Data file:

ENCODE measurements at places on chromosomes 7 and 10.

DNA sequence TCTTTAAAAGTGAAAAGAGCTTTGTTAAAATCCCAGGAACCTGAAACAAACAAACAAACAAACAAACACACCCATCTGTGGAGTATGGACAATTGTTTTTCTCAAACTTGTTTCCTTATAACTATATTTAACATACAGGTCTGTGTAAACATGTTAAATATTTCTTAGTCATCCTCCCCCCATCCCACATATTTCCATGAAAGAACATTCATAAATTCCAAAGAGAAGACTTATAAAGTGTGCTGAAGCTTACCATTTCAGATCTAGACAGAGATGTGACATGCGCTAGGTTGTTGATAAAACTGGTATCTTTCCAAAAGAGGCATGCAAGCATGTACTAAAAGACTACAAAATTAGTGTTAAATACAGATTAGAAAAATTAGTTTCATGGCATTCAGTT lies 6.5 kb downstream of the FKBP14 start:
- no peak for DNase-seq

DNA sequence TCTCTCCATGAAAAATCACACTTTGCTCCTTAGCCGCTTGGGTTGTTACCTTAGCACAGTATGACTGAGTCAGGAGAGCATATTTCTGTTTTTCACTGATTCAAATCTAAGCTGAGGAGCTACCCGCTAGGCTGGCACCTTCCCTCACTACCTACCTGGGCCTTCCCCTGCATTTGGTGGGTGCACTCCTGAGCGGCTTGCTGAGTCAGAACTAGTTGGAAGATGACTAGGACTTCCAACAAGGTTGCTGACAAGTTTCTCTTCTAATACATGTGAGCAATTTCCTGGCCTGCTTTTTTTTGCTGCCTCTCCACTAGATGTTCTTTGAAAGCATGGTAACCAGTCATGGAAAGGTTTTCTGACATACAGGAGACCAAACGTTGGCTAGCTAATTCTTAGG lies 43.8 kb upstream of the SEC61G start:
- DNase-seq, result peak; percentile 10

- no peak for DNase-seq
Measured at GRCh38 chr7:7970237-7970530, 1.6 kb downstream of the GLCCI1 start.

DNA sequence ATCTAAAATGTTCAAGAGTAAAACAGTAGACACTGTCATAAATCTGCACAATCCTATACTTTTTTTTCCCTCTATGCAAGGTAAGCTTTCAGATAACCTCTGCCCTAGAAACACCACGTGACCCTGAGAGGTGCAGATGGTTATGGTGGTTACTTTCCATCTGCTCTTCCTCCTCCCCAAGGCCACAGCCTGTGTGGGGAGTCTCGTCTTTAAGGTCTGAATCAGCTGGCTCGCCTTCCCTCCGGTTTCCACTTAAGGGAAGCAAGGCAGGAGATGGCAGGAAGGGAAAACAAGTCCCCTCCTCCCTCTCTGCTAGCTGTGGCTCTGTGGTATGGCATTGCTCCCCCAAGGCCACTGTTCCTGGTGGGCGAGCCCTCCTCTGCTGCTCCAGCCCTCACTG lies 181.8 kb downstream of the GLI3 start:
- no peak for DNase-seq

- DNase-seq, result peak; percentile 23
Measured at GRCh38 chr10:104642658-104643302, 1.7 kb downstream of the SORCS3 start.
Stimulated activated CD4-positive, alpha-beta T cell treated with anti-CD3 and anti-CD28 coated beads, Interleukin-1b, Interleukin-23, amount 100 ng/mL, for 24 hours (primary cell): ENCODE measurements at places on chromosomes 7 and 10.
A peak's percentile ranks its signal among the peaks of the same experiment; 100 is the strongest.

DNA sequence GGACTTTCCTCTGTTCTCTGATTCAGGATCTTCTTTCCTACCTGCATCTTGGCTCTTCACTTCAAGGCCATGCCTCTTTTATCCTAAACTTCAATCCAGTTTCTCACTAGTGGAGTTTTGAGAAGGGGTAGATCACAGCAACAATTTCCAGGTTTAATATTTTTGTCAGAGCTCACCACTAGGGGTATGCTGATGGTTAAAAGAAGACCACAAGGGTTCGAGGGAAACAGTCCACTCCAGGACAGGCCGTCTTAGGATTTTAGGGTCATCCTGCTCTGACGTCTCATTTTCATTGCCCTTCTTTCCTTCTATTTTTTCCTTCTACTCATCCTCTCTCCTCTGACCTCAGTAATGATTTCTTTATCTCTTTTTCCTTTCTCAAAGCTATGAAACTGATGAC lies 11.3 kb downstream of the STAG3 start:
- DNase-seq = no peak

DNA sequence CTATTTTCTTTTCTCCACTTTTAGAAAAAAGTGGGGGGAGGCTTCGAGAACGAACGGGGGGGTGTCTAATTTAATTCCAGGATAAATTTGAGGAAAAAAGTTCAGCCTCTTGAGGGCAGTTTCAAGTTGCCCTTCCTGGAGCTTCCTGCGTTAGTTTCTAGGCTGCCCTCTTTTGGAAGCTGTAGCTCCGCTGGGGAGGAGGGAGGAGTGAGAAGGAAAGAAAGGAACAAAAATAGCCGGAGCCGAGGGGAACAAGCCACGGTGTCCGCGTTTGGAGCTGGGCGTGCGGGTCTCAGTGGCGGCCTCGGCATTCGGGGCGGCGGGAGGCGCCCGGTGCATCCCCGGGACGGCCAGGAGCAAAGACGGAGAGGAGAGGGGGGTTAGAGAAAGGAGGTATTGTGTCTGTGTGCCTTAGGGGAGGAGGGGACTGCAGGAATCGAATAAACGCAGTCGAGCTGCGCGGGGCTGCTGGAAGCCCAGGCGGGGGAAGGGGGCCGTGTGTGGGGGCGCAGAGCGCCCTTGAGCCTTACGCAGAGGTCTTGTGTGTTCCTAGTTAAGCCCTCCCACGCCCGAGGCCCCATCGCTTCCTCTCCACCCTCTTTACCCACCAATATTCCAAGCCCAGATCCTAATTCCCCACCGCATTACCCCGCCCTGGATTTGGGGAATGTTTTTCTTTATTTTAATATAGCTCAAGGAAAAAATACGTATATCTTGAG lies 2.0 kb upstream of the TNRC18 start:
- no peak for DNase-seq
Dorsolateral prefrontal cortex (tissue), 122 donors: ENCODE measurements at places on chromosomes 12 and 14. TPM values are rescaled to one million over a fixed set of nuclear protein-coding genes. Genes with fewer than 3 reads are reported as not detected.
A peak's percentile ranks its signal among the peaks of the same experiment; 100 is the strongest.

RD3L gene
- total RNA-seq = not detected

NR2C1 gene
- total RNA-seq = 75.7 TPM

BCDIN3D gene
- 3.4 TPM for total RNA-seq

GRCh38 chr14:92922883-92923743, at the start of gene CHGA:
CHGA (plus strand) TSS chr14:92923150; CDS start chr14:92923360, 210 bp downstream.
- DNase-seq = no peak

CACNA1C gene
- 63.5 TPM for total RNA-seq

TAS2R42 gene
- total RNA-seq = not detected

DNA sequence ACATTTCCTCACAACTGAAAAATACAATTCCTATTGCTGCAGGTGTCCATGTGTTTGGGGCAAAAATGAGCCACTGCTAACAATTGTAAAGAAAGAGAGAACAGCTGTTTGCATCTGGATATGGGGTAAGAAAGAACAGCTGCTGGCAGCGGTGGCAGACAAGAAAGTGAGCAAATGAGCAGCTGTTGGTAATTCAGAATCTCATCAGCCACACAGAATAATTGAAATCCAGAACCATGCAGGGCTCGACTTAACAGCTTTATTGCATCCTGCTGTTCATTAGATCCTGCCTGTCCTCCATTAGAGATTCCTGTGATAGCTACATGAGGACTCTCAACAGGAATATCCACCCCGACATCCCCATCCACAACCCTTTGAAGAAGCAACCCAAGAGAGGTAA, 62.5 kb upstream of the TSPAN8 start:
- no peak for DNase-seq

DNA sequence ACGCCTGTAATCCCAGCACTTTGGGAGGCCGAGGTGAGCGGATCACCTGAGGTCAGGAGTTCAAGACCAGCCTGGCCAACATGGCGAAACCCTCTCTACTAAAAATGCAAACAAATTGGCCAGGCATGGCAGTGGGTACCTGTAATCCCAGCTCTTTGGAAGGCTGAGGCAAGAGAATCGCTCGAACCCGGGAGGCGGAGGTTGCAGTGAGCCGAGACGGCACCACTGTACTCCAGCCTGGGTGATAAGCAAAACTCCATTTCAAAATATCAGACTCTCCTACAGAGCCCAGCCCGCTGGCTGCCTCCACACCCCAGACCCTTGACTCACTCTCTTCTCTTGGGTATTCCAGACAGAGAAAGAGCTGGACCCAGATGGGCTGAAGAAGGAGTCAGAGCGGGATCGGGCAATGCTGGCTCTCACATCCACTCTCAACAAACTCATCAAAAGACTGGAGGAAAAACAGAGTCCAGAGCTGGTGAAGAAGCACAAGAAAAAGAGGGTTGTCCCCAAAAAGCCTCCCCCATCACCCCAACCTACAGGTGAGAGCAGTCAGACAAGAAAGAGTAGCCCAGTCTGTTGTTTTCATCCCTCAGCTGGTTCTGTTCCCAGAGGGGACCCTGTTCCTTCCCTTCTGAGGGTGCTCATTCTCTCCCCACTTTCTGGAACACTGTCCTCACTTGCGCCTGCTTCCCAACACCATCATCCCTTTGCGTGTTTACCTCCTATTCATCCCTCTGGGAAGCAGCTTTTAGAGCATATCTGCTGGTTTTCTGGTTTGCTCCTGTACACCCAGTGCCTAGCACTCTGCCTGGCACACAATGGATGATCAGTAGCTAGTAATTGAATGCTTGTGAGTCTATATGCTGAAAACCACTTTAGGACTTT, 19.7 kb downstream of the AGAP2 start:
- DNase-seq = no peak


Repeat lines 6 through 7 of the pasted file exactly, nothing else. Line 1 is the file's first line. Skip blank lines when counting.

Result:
- no peak for DNase-seq
Measured at GRCh38 chr7:7970237-7970530, 1.6 kb downstream of the GLCCI1 start.